Ontario Nuts & Wines

We suspect you’ll be just as surprised and thrilled as recipe developer Signe Langford was to learn that Ontario farmers are raising some pretty delicious tree nuts: pecans, walnuts and even pine nuts! When we think of these tasty tidbits, California, the American South — Georgia, Texas — or the Mediterranean usually come to mind, but these trail-blazing growers are proving that even on the extreme northern edge of their natural ranges, seriously good things do grow in Ontario.

Kittling Ridge Icewine & Brandy and Rum-Spiked Pecan & Pear Chocolate Upside-Down Cake

A blend of Vidal icewine and brandy that has spent seven years in oak, this unique and elegant drink works beautifully with our Rum-Spiked Pecan & Pear Chocolate Upside-Down Cake. The brandy’s oaky, nutty nuances cozy up to the pecans while the icewine’s honeyed fruit echoes the pears.

G. Marquis Pinot Noir VQA and Savoury Tomato & Onion Crumble with Ontario Hazelnuts, Pine Nuts & Buttery Panko Crust

Here’s a light and lively Pinot Noir from Niagara-on-the-Lake with enough acidity and character to stand up to those ripe Ontario tomatoes in our Savoury Tomato & Onion Crumble with Ontario Hazelnuts, Pine Nuts & Buttery Panko Crust. Plenty of oaky spice boosts black cherry with hints of raspberry and a long, floral finish.

Strewn Barrel-Aged Chardonnay VQA and Black Walnut-Crusted Veal Chops with Wild Mushrooms and Marsala Cream

White wine with veal chops? It was the mushrooms and cream sauce from our Black Walnut-Crusted Veal Chops with Wild Mushrooms and Marsala Cream that brought this rich, full-bodied Chardonnay to the party. Look for oaky vanilla, peach and a hint of lemon marmalade in the wine, all buoyed up by a sly acidity.


Where to Find Ontario Nuts

Grimo Nut Nursery

Established in 1974 by Ernie Grimo, this welcoming Niagara nursery lets visitors buy nut trees to plant at home, enjoy a little culinary tourism or simply buy some nuts to eat. Grimo’s also grows hard-to-find pawpaw fruits and indigenous American persimmons, which are smaller and sweeter than the cultivated varieties.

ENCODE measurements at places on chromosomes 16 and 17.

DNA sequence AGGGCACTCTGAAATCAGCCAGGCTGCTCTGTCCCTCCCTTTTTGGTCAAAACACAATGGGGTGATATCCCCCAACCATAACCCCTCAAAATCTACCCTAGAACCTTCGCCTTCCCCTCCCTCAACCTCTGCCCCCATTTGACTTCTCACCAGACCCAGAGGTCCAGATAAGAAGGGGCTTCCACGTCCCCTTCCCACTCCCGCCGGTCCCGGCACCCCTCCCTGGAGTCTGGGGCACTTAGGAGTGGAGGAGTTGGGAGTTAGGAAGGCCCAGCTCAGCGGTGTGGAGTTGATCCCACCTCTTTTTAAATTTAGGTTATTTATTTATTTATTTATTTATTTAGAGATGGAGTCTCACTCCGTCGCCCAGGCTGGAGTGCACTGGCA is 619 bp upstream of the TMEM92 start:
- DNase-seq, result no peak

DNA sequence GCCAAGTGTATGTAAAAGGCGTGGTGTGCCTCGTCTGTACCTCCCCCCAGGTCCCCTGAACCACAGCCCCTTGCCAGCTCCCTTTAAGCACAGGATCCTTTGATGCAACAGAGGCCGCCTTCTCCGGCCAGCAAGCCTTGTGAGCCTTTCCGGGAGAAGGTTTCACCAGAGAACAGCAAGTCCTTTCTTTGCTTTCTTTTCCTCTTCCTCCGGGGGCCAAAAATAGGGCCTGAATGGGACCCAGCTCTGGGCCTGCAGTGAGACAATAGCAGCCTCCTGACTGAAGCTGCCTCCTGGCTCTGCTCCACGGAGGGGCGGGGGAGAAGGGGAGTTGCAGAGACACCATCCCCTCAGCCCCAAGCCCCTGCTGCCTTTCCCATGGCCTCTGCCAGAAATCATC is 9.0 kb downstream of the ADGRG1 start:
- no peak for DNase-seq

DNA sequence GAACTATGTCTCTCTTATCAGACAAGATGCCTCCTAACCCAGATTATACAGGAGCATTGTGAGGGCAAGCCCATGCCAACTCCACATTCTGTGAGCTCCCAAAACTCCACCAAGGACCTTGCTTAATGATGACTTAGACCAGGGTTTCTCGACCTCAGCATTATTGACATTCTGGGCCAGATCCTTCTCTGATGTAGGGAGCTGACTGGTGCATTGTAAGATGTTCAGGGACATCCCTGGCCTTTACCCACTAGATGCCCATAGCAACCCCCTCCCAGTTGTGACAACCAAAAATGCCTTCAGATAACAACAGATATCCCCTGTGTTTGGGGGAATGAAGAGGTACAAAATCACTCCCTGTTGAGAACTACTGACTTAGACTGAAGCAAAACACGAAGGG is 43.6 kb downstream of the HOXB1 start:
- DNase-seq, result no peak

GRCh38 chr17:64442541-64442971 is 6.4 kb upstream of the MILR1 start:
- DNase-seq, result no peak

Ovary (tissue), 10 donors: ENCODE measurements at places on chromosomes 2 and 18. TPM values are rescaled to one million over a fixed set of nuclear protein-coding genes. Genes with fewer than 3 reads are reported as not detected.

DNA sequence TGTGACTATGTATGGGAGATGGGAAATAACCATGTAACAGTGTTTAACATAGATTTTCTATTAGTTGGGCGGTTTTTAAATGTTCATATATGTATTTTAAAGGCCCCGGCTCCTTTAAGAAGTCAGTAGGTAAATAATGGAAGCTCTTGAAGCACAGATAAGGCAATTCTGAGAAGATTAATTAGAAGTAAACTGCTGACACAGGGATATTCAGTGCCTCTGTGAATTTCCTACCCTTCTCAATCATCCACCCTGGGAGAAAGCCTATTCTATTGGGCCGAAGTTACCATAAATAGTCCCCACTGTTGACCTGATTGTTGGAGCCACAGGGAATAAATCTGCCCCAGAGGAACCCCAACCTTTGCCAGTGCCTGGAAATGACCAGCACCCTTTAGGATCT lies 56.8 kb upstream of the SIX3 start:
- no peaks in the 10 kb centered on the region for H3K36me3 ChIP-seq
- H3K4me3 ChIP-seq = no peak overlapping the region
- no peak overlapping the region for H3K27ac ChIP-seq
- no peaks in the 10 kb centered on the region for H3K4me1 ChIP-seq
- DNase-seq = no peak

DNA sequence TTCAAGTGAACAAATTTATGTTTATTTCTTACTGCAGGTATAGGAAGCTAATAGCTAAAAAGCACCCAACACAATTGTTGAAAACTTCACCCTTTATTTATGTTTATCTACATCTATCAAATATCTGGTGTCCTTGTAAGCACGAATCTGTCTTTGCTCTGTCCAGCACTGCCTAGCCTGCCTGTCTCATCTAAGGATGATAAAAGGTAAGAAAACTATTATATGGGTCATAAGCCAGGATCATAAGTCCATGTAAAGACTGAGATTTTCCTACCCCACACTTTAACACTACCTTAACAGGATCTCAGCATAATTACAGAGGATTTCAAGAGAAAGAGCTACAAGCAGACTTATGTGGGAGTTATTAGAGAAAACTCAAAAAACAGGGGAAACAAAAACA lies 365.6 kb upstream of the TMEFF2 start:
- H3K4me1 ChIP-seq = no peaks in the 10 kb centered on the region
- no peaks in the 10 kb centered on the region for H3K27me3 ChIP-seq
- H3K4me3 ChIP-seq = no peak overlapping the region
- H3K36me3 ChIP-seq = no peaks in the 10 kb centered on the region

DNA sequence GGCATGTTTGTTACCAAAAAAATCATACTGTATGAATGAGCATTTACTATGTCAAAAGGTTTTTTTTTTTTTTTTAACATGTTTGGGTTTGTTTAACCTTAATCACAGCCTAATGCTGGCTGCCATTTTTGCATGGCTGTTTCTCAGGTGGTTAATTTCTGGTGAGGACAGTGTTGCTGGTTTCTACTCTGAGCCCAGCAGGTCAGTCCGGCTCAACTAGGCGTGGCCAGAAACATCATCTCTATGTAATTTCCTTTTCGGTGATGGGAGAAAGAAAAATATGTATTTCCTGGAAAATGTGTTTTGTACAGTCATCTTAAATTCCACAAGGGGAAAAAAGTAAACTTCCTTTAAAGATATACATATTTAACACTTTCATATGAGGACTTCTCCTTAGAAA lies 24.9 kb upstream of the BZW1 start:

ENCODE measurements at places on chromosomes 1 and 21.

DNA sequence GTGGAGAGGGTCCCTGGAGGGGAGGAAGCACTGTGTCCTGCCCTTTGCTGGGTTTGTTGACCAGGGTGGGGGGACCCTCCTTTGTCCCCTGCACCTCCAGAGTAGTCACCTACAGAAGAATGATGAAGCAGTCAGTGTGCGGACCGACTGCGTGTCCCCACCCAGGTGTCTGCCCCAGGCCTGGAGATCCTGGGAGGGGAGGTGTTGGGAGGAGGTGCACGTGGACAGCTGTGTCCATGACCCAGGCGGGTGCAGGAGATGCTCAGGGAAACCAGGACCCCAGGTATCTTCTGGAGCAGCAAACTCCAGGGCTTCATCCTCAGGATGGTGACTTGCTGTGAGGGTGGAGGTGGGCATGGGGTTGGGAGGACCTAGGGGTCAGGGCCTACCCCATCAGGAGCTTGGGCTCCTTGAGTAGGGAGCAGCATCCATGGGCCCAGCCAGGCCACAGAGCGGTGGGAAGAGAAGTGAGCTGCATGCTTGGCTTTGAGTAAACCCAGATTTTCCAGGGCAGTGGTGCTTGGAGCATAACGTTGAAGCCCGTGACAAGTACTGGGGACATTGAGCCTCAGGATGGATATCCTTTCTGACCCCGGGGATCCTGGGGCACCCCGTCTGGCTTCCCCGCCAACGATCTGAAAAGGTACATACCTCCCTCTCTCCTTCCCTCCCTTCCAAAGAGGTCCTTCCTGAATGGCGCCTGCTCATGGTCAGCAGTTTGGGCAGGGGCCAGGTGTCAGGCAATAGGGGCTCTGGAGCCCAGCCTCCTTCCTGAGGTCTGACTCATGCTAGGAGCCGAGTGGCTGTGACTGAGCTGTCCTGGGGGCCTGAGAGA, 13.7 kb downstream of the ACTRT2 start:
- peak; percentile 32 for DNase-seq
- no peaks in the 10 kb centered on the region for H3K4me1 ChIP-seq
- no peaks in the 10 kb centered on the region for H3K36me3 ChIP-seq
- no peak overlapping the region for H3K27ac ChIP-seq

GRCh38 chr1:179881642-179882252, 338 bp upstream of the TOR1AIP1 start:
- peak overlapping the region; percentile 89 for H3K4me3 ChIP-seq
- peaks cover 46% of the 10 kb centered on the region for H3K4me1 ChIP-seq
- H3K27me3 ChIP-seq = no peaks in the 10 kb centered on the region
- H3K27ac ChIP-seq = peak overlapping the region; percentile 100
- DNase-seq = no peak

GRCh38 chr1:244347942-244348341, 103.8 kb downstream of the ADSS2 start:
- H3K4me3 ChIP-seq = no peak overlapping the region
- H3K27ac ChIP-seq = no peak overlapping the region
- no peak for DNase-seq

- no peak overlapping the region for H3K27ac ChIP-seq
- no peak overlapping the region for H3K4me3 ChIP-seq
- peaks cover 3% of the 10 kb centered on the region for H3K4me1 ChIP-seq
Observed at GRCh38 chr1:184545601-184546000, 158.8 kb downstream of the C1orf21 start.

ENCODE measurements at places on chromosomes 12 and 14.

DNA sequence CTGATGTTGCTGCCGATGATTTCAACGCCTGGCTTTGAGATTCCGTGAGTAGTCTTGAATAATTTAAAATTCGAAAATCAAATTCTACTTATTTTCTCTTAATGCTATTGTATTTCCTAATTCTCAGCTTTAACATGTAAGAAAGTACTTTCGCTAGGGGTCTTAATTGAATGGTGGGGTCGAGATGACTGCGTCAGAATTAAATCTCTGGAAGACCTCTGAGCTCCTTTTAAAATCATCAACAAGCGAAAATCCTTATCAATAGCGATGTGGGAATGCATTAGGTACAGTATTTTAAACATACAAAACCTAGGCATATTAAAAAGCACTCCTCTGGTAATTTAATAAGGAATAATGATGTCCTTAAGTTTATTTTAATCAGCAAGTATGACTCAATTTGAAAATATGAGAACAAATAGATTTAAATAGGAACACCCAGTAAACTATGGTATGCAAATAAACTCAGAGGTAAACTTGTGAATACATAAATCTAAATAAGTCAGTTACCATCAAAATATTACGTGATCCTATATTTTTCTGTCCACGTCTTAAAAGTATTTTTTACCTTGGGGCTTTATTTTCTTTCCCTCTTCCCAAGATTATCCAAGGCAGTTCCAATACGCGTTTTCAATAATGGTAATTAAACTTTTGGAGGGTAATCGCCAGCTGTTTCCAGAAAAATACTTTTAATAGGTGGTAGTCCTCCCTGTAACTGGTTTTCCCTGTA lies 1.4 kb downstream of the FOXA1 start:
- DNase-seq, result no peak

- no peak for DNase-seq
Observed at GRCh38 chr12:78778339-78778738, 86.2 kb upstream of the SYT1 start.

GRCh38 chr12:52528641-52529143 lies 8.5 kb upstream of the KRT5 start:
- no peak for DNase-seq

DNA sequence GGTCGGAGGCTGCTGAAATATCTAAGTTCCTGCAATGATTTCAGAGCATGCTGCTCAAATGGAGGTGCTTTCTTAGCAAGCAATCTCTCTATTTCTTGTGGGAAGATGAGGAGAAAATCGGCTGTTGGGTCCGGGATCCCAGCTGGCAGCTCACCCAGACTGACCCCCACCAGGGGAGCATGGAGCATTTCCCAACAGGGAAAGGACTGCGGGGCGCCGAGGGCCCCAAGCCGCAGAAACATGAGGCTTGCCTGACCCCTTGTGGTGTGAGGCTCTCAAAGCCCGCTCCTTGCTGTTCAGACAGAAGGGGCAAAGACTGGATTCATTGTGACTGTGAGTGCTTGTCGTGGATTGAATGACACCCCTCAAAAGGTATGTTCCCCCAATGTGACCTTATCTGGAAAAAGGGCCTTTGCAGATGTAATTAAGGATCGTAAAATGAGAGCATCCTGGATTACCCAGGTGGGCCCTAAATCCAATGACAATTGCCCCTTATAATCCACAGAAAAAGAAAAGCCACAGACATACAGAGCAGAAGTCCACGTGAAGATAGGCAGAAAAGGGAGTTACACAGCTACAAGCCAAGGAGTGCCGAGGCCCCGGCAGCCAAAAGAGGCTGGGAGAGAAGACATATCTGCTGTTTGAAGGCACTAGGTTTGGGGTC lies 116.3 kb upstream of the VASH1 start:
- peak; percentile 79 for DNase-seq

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Jewels Under the Kilt

A former chef and now nut grower, Elisabeth Burrow is pushing the envelope on her 90-acre Fergus, Ont., farm and nut roastery. This year she raised her first handful of almonds alongside her prized pecan, heartnut, black walnut, beech and pine nut trees.

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Forbes Wild Foods

Among a staggering array of fresh and preserved wild foraged foods available through its online store, are dried American chestnuts and black walnuts. The company was founded in 1998 by avid forager and naturalist Jonathan Forbes, with a mandate not just to supply Canadian foodies with some pretty wild eats, but also to help preserve this bountiful land.

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4 Other Ontario Nuts to Try

HEARTNUTS

A type of walnut native to Japan, it’s named after its heart-shaped shell. The nutmeat is mild and sweet, without that bitterness sometimes found in the more common European walnut.

 

CHESTNUTS

Not to be confused with the European chestnut we mostly associate with holiday roasting, these are the seeds of the American chestnut tree. Traditionally, the nuts were roasted and ground into chestnut flour.

 

HICKORY NUTS

Tasting like a cross between the finest pecan and sweetest walnut — and still plentiful in the wild — hickory nuts are so rich in healthy oils and vitamins that they’re worth the trouble of collecting and shelling.

 

BEECHNUTS

About the size of a thumbnail, these tiny treats are akin to pine nuts in shape, texture and even flavour, only not nearly as piney. They’re fiddly to peel, so look for shelled nuts from a specialty wild foods shop.